Happier Faces with Botox: Depression and the Winter Blues

Happier Faces with Botox: Depression and the Winter Blues

Can Botox effectively treat depression and the winter blues? A recent review article in the Journal of Psychiatric Research suggests that indeed it can; confirming that facial expressions play a role in influencing depressed moods.

The authors found that botulinum toxin injected into the brow muscles has significant antidepressant effects as compared to placebo in randomized controlled studies. These findings may seem surprising, but over a century ago they were predicted by Charles Darwin. While it is evident that our emotions influence our facial expressions, the reverse is less obvious. Darwin made special reference to this facial feedback effect, which is called emotional proprioception, in relation to depression. Darwin first observed the two vertical slit like wrinkles between the eyebrows that are joined at the top by a horizontal crease. He described this as the omega sign because the wrinkles were shaped like the last Greek letter of the alphabet. He recognized the omega sign as an indicator of melancholy and noted its disappearance when patients recovered from their sadness. Another famous scientist, William James, stated that he did not cry because he was sad, but rather he was sad because he cried. In both instances the hypothesis was that external representations of sorrow or grief were actually signalling back to the emotional centers of the brain causing or exacerbating feelings of distress. This has become to be known as the facial feedback hypothesis.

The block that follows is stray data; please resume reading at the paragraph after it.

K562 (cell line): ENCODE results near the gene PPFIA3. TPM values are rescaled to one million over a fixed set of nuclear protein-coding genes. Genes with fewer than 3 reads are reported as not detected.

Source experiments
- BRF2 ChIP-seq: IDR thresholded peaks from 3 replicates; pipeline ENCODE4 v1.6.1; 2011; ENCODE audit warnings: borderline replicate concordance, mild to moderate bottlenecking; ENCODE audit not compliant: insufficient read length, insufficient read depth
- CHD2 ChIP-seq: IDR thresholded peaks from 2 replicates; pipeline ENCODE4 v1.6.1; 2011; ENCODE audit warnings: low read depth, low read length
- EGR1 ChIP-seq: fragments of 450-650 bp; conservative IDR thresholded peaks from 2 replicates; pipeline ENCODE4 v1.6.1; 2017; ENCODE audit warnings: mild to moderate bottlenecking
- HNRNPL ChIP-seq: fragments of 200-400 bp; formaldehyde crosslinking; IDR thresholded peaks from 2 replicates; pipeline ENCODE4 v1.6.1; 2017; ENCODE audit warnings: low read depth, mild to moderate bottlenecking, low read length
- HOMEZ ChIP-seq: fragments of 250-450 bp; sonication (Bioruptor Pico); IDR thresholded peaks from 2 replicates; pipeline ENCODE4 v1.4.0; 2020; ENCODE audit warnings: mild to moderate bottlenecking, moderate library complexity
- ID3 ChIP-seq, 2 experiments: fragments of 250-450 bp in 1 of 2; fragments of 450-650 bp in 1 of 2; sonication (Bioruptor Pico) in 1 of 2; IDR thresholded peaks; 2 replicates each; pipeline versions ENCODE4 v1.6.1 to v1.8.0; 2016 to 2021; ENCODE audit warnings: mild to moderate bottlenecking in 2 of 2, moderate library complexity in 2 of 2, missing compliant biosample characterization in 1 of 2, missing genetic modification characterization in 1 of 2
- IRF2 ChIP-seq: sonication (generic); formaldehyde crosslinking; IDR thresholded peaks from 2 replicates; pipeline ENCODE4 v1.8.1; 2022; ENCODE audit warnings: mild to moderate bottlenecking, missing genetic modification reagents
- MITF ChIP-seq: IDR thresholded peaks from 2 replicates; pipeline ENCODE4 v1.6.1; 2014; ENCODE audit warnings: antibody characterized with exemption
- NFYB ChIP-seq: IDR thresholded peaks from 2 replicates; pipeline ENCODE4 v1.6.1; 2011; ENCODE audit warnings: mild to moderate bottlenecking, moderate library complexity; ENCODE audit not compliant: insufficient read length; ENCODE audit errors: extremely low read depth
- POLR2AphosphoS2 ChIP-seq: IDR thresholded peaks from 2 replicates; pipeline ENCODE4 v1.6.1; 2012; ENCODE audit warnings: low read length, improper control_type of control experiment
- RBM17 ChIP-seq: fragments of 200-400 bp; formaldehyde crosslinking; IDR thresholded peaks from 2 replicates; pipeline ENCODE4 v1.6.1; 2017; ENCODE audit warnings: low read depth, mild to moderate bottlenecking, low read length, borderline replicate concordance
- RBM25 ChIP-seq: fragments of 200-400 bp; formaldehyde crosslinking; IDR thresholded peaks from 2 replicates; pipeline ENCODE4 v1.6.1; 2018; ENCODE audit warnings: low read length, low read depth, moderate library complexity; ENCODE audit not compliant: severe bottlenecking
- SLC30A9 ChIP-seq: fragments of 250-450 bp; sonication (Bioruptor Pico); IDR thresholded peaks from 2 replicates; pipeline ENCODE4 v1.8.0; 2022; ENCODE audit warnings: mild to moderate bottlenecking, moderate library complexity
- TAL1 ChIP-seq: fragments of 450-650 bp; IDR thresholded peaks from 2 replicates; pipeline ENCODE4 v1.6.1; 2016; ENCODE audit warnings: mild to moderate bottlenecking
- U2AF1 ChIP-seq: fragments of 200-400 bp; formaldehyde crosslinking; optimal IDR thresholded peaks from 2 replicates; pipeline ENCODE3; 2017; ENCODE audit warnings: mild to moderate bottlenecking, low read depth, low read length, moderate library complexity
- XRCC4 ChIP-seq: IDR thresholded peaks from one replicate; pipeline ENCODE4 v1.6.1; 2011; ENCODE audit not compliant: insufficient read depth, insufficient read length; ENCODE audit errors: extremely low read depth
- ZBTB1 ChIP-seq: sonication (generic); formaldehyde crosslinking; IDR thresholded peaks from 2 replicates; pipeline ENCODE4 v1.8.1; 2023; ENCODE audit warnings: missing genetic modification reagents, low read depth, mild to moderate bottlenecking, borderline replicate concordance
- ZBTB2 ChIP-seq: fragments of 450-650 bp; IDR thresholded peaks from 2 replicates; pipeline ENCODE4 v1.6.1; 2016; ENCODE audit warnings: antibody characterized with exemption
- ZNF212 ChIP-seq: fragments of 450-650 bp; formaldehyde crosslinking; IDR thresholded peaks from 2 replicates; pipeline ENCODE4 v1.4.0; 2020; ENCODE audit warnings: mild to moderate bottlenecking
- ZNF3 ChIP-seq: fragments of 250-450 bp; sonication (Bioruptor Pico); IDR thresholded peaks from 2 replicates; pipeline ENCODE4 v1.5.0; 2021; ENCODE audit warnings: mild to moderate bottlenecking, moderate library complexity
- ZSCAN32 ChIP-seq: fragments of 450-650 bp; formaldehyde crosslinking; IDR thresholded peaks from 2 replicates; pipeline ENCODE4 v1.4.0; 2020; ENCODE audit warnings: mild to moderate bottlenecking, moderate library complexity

Other studies showed that people rated cartoons funnier when smiling than when frowning. People also rated negative photos more aggressive when frowning than when smiling. It is felt that the simple contraction of the zygomaticus muscle which occurs when smiling gives a positive spin to decision making.

In this study, E.Finzi and N. E. Rosenthal injected Botox into the glabella or frown muscles of depressed patients. Nearly 60% of patients had significant improvement in their depression and almost one-third of patients had complete remission.

How might injecting Botox into the glabella frown lines influence the emotional brain? Hennenlotter et al 2009 showed that subjects who received Botox injections to their frown lines had amygdalas that were less responsive to negative stimuli on MRI.

Botox has long been known to improve wrinkles and make one look younger. But now, Botox can have beneficial effects in reducing depression and the winter blues: giving one a better sense of well-being and happiness and making patients feel more positive about their lives and more confident.

Dr. DeConti has performed over 100,000 injections since BOTOX® Cosmetic was introduced in 2002. As a highly credentialed surgeon with the American Board of Plastic Surgery and training in Craniofacial Surgery, he is an expert in the intimate details of facial muscle anatomy. This knowledge allows Dr. DeConti to perform BOTOX® Cosmetic injections accurately and effectively for the finest and most optimum results with the least amount of risk.

To learn how BOTOX® Cosmetic can help you look younger and improve the winter blues, call 804 673-8000 and schedule a facial rejuvenation consultation at DeConti Plastic Surgery today.  Dr. DeConti participates in the Allergan Brilliant Distinctions Loyalty Program to help benefit your aesthetic needs.

1. Eric Finzi and Norman E. Rosenthal, Emotional proprioception: Treatment of depression with afferent facial feedback, Journal of Psychiatric Research 80 2016:93-96
2. A. Hennenlotter, C. Dresel et al, The link between facial feedback and neural activity within central circuitries of emotion-new insights from botulinum toxin-induced denervation of frown muscles, 2009 Cerebral Cortex 19:537-542

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